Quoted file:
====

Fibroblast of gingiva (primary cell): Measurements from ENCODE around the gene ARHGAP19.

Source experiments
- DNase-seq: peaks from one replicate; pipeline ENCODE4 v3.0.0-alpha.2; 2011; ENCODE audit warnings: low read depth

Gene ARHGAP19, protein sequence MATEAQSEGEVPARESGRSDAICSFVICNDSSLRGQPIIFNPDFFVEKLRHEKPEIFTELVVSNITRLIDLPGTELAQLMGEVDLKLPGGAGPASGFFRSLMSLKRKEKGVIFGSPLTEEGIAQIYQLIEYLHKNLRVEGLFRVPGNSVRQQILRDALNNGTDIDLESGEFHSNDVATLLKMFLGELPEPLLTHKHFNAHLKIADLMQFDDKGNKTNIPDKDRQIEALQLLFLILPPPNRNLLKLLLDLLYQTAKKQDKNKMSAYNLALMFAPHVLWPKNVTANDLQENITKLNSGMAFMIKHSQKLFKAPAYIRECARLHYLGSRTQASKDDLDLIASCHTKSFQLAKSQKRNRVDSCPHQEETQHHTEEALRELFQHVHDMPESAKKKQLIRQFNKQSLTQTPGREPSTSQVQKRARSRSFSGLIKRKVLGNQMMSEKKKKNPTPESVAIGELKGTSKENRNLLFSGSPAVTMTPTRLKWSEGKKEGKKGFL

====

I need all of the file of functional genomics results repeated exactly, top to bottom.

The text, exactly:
Fibroblast of gingiva (primary cell): Measurements from ENCODE around the gene ARHGAP19.

Source experiments
- DNase-seq: peaks from one replicate; pipeline ENCODE4 v3.0.0-alpha.2; 2011; ENCODE audit warnings: low read depth

Gene ARHGAP19, protein sequence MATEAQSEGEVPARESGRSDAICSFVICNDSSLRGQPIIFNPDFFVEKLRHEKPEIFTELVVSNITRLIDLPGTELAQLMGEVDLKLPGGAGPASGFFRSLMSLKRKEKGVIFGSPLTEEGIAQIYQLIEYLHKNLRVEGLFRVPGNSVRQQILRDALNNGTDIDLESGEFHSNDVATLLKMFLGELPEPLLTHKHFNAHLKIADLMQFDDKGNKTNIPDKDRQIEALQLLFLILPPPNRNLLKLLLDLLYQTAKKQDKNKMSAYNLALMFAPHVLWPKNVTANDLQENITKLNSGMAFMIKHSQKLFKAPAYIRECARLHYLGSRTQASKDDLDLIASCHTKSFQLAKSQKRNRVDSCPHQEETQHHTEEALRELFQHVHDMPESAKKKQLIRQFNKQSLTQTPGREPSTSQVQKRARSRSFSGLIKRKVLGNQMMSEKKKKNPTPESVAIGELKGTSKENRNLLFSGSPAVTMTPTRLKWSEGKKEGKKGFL